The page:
Idea: Omitting self-explanatory parameter paths via '_'

Idea: Substitution of self-explanatory type parameters via '_'

In many cases, function parameters take self-explanatory structs or enumerations as arguments. In this case, even though the name of the structure is self-explanatory, such as <func_name>Param, if the function is hidden inside a deep dependency, for example, foo::bar::baz::my_fn, the function call will look pretty messy, like foo::bar::baz::my_fn(foo::bar::baz::MyFnParam::new()).

I propose to extend the use of the _ keyword and use it to substitute the type name of a self-explanatory parameter, as shown above. Here's a quick example

pub struct FooParam {
	param1: i32,
	param2: &'static str,

impl FooParam {
	pub fn new()

fn foo(param: FooParam) {
	// ...

// NOW
foo(FooParam {
	param1: 1,
	param2: "hello",

// TO BE
foo(_ {
	param1: 1,
	param2: "hello",

This can be implemented simply by replacing _ with its type when the expression provided as a function argument is path and the first segment is _.

These substitutions can be applied equally well to enumerations, and again help to reduce the verbosity of writing self-explanatory forms like the one above.

let mut state = some_very_long_module_name::AppState::FooFoo;

// NOW

// TO BE

// NOW
	some_very_long_module_name::AppState::FooFoo + some_very_long_module_name::AppState::BarBar

// TO BE
// 'First path segment underscore' of every expression is replaced into the parameter's type
some_very_long_module_name::zoo(_::FooFoo + _::BarBar);

mod some_very_long_module_name {
	pub enum AppState {

	impl AppState {
		fn go_to(&mut self, next: Self) {
			// ...
			*self = next;

		fn zoo(a: Self) -> Self {

	impl std::ops::Add for AppState {
		type Output = Self;

		fn add(self, rhs: Self) -> Self::Output {
			match (self, rhs) {
				_ => panic!("..."),

This can be applied to traits in similar fashion.

mod inner {
	pub trait MyTrait: Sized {
		fn pewpew() -> Self {

	pub struct SomeImplementor;
	impl MyTrait for SomeImplementor {}

	fn foo(_: SomeImplementor) {}
	fn nope(_: impl MyTrait) {}

// NOW
inner::foo(<inner::SomeImplementor as inner::MyTrait>::pewpew());

// TO BE
inner::foo(<_ as inner::MyTrait>::pewpew());

// NOW

// inner::nope(_); // _ for impl MyTrait: Can't be inferenced!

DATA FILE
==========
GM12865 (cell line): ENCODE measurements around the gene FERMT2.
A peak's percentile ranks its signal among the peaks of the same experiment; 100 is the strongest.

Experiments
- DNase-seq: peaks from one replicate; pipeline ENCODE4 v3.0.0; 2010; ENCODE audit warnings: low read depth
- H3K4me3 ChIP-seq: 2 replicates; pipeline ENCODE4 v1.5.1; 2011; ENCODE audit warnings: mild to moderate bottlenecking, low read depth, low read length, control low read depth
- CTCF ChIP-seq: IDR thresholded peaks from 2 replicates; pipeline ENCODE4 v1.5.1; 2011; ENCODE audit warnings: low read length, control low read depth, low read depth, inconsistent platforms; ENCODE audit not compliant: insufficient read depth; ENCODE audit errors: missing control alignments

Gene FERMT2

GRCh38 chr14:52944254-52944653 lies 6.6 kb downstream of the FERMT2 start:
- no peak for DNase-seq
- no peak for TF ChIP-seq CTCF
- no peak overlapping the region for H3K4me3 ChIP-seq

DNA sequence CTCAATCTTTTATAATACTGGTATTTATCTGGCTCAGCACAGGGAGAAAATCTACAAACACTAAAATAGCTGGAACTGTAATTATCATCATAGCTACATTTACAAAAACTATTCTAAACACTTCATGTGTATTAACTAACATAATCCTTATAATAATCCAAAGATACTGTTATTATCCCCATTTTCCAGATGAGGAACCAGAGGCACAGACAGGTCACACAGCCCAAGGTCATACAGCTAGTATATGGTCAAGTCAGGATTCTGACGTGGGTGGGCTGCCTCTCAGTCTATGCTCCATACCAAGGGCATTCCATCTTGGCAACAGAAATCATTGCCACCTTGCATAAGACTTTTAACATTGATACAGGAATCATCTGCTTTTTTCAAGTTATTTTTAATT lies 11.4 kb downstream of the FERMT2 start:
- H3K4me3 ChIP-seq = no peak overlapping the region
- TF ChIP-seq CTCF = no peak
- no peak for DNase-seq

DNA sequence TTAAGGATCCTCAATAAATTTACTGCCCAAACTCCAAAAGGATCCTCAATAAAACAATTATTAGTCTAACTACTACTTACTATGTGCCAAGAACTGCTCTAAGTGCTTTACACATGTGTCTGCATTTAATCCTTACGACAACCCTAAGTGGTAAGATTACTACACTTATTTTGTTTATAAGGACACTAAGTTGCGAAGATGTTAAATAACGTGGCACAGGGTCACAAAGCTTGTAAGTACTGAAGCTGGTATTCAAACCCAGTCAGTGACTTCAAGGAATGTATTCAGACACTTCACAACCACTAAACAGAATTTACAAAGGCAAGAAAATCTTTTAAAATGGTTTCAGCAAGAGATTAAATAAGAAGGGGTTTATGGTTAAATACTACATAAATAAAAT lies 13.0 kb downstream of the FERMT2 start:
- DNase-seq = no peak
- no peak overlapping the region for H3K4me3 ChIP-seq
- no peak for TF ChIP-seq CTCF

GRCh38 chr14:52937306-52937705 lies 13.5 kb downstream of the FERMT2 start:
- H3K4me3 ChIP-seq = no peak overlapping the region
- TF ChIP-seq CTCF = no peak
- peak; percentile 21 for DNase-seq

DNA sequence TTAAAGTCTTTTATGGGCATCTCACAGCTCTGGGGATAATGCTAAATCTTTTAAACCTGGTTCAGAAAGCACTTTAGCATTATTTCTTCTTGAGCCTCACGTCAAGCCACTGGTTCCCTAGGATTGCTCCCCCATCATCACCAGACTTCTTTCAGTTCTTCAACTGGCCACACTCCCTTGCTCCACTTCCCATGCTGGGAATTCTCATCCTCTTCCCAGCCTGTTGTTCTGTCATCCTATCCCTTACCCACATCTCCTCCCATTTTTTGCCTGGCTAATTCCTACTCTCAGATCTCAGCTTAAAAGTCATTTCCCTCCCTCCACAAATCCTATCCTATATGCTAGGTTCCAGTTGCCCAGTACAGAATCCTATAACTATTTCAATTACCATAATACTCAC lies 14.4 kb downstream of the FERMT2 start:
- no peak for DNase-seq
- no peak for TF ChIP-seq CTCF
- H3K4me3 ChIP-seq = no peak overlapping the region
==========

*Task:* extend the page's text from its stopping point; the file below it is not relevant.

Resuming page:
Or, in builder patterns ...

#[derive(Builder)] // Suppose we've added awesome builder crate dependency
struct AVeryVeryLongStructNameWhichDerivesBuilderForItsConstruction {
	foo: i32,
	bar: i32,
	baz: i32,

fn acceptor(s: AVeryVeryLongStructNameWhichDerivesBuilderForItsConstruction) {}

// NOW

// TO BE

It'd be nice to have this.


and it is discussed in a fresh topic at this forum - [IDEA] Implied enum types

1 Like

See also Name elision - #7 by josh

Not sure how I feel about _::method() since strictly speaking _ can't be inferred there -- any number of types could have a function method() returning the correct type. But the rest, in particular _ { data } and enum variants, absolutely should be.

Yeah, _::method() has more potential inference issues. That said, we already have mechanisms that could allow inferring many possible types: you can write Default::default() and Rust will infer the right type implementing Default.

I do think _::EnumVariant is more important and useful, though.


Default::default() inference only works because it's -> Self, maybe the same restriction would work for inherent functions too. That wouldn't allow for the builder example.

1 Like

Strictly speaking, no type inference occurs in the above proposal.

The proposal assumes a scenario where you call a function that takes a concrete type as an argument. The '_' is simply replaced by the type of the argument, which is already known, so _::method() would be replaced by ParameterType::method(). I don't think this has anything to do with type inference.

Of course, it's not applicable when taking impl Trait as an argument, but I suspect there will be many uses for it that aren't 'Generic'.

The same can be said for the builder pattern.

struct MyStruct { }

struct MyStructBuilder { }

fn foo(va: MyStruct) {}

// NOW

// TO BE: Of course, can't. 
// foo(_::default().build());
// -> interpretted as foo(MyStruct::default().build()); pointless!

If, as you say, the type and the builder of the type are completely separate types, as above, this substitution would not occur, and type inference from default() would not be possible.

However, if the type of the argument itself is such that it returns the builder, as in the following example, then this could be applied to the builder pattern as well.

impl MyStruct {
  fn builder() -> MyStructBuilder { todo!() }

// NOW

// TO BE

Of course, we don't know how useful these patterns will be in practice, but I wanted to show that it's possible to do this with simple substitutions :slight_smile:

Oh, that's the exact same thing, sorry. Glad to hear it's being discussed anyway!

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